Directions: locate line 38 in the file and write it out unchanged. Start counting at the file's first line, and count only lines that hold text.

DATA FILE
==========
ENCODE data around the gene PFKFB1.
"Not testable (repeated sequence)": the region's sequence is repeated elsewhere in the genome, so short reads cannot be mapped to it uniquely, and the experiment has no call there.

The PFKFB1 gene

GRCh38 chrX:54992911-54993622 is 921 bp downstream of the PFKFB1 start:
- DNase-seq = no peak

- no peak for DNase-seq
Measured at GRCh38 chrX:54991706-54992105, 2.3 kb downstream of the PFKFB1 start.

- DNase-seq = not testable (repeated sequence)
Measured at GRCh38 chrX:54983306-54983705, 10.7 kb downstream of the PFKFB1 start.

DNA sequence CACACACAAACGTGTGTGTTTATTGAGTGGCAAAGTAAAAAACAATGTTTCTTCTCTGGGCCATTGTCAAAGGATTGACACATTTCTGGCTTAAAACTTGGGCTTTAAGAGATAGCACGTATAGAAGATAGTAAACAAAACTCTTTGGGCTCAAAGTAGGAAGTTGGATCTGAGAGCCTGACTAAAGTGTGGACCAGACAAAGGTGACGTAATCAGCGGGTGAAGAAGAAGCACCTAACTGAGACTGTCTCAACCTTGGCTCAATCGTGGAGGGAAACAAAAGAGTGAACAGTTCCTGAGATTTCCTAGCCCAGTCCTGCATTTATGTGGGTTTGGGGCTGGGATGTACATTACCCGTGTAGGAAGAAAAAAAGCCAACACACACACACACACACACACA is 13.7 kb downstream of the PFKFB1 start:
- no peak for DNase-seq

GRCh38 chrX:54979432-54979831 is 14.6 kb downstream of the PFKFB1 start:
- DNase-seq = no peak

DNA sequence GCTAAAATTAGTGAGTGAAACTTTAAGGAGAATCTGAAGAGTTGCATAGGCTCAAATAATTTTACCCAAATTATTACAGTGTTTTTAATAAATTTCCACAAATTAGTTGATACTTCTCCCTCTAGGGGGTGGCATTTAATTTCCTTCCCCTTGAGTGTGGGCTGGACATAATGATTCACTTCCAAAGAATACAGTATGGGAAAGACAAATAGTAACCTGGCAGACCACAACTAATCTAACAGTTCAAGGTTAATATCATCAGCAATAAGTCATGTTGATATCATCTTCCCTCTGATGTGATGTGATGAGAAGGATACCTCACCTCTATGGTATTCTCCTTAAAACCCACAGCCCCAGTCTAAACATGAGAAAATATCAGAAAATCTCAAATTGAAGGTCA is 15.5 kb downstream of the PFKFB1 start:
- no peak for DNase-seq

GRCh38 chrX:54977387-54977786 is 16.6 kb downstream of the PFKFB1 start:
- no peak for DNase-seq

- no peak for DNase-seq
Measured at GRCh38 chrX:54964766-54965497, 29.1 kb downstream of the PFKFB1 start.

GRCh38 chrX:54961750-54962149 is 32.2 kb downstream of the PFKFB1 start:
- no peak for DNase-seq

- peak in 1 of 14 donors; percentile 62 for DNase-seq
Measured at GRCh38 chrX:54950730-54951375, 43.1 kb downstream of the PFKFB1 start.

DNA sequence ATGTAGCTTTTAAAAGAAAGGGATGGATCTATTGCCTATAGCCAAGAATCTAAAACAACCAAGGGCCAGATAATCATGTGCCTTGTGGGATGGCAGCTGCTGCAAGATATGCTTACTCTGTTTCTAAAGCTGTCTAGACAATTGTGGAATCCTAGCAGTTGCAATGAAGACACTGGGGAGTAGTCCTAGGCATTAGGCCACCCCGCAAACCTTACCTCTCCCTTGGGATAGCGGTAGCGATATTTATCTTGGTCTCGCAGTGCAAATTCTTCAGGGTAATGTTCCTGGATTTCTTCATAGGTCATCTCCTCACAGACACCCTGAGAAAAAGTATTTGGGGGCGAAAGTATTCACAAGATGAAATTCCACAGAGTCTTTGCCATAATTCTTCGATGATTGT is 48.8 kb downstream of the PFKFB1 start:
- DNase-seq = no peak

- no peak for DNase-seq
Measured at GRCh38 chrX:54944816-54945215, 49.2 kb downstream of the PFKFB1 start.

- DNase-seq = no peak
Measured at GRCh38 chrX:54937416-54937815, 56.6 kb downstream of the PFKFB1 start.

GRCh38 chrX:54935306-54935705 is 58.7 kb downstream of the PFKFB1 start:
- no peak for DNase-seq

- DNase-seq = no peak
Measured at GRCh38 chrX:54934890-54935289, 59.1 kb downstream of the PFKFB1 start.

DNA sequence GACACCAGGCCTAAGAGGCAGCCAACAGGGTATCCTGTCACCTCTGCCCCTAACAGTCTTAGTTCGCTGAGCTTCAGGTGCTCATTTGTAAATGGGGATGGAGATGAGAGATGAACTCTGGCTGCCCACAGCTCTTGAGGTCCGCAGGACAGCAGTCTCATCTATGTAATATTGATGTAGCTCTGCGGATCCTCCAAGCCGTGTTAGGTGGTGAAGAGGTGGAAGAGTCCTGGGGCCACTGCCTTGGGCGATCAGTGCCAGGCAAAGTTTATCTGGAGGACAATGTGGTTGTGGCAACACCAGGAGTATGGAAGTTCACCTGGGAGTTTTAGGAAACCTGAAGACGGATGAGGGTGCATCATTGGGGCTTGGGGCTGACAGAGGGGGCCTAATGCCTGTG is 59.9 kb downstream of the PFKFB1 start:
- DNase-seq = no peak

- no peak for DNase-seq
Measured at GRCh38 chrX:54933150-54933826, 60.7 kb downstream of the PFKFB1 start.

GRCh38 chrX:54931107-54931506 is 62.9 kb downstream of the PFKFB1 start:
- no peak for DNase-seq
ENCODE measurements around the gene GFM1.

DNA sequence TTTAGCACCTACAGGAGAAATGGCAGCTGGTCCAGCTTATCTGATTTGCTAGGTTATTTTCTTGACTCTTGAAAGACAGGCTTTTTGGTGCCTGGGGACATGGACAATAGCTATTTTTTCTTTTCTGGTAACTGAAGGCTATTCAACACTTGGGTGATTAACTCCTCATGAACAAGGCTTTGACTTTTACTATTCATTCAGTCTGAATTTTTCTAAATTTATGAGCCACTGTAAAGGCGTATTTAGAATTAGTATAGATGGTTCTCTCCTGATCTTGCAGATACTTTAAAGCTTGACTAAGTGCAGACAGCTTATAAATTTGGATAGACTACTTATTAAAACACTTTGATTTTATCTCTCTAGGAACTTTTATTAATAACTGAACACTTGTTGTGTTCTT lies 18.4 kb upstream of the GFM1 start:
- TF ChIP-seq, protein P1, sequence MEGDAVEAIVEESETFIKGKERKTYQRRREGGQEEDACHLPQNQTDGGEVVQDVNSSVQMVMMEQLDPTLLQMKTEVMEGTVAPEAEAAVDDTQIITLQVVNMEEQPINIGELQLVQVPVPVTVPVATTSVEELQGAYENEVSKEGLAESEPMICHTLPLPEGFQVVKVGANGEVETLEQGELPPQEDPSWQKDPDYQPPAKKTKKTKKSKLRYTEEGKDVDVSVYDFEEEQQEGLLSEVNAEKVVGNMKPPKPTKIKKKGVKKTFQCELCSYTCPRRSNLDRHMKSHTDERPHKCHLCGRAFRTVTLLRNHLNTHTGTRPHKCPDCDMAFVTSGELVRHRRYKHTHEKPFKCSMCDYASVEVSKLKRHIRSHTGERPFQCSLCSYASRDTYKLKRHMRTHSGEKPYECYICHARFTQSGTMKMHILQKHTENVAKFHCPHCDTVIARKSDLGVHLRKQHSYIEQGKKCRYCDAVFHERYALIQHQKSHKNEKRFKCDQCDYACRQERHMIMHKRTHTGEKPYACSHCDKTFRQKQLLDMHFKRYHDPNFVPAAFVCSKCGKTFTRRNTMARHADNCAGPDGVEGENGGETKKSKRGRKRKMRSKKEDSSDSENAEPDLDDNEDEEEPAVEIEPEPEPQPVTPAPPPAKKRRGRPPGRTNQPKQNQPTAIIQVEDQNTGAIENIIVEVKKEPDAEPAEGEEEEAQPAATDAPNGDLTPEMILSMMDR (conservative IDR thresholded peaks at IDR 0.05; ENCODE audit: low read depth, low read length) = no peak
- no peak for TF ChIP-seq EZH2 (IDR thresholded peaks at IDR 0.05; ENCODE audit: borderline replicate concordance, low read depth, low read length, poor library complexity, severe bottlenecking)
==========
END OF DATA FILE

GRCh38 chrX:54931107-54931506 is 62.9 kb downstream of the PFKFB1 start: